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Friday, May 29, 2020

After govt steps in, things look up in Ujjain Covid-19 facility

There were so many complaints from patients about the trust-run hospital, named a dedicated COVID-19 facility, that the Madhya Pradesh government threatened to revoke its licence if it did not get its house in order.

Written by Milind Ghatwai | Bhopal | Published: May 2, 2020 3:23:29 am
Coronavirus cases, Covid 19 tests, fatality rate, Ujjain cases, Indian express news Ujjain has recorded the highest COVID-19 fatality rate in the country among cities with a minimum of 100 cases. (Representational)

Foul smelling toilets, unhygienic food, unclean wards and missing security guards. This, in a nutshell, was the description of R D Gardi Medical College and its associate hospital in Ujjain till a few days ago.

There were so many complaints from patients about the trust-run hospital, named a dedicated COVID-19 facility, that the Madhya Pradesh government threatened to revoke its licence if it did not get its house in order.

While things are still far from ideal, they have started to look up.

Ujjain has recorded the highest COVID-19 fatality rate in the country among cities with a minimum of 100 cases. Being the divisional headquarters, it caters to two nearby districts.

Madhav Nagar Hospital, a government hospital in the district that has been declared a COVID-19 isolation facility, is ill-equipped and this shifted the entire load to R D Gardi Hospital.

Once the number of patients in the district surged, the hospital management found it difficult to cope with the challenge as ward boys, security guards, a section of paramedic staff and even doctors stopped reporting for duty.

There were no arrangements to restrict the movement of relatives or patients because the hospital had never faced such a situation. It had to eventually erect barricades and lock certain rooms to facilitate isolation.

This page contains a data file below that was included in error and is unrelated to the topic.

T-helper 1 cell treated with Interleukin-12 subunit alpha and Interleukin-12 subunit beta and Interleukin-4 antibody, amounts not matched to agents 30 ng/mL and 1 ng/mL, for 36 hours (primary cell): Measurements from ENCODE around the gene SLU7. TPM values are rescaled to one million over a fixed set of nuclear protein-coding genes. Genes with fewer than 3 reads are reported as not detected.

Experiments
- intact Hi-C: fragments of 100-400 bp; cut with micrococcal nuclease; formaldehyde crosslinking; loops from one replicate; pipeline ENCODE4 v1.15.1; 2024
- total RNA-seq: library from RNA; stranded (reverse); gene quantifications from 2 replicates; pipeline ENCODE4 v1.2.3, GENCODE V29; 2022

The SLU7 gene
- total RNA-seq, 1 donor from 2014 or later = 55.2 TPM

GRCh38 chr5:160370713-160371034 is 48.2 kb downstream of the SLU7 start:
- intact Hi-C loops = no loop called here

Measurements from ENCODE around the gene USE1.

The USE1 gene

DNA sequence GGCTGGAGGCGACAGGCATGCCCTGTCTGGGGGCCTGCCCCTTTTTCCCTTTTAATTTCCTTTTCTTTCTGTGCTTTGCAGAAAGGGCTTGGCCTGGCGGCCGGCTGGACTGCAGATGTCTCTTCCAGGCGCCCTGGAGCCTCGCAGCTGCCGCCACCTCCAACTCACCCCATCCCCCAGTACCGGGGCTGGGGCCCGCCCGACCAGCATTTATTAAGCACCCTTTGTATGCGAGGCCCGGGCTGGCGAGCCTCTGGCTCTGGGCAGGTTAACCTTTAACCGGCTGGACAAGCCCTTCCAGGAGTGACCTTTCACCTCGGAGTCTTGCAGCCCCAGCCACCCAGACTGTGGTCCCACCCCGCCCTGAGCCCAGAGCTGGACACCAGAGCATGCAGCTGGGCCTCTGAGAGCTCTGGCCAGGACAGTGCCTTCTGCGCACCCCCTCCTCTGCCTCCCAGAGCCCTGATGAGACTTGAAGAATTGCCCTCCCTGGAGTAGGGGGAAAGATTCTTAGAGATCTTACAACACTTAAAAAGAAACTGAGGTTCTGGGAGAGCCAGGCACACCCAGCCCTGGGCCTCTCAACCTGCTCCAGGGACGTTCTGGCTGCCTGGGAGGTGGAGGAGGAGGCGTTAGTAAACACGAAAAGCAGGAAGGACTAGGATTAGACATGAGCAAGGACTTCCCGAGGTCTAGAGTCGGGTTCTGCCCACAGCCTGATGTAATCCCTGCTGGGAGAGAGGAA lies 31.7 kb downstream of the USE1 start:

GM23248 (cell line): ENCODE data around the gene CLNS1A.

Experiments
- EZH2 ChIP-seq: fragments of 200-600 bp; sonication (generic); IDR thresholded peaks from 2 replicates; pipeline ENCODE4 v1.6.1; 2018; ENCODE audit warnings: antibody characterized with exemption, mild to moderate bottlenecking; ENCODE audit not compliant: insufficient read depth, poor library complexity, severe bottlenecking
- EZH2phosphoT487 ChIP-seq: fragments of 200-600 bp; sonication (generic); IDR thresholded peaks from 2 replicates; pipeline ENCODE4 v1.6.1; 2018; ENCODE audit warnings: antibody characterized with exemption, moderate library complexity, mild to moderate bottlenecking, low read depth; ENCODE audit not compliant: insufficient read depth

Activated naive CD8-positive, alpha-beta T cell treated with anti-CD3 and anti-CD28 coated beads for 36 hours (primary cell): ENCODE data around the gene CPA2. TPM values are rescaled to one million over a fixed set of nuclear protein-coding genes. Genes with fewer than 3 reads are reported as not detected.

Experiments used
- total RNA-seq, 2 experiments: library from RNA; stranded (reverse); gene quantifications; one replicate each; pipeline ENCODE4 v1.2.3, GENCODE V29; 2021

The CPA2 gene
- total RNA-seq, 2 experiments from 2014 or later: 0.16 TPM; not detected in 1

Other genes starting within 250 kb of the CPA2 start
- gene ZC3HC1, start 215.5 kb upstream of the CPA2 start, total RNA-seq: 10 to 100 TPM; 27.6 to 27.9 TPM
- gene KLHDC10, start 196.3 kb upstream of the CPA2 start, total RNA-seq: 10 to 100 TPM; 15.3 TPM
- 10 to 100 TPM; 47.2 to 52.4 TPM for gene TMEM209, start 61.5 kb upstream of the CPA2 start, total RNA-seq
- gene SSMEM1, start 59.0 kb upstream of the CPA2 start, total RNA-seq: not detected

“Frankly, if I was a patient, I would have had lots of complaints. Most sanitation workers and security guards come from nearby villages but they stopped coming to the hospital out of fear… We could not have asked paramedics or doctors to do these jobs,” said hospital superintendent Dr Shailendra Sharma.

Cases were registered against the staff and the hospital management was served notices. The hospital argued that it had no powers to force staffers to report for duty. Its top management was in quarantine. When things did not improve, the government appointed a deputy collector to manage the affairs. It had previously served a notice on the management asking why its licence should not be revoked.

The hospital, which is more than two-decades old, has the capacity to admit 720 patients. More than 50 COVID-19 patients and suspected cases are being treated in a huge ward and an ICU ward with three floors is being readied, should the need arise.

Deputy collector Sujan Rawat said about 30 sanitation workers, including 12 from the hospital and others sourced from the local municipal body and other places, have been roped. The food quality has also improved. CCTV cameras have been installed and policemen are filling in for the guards.

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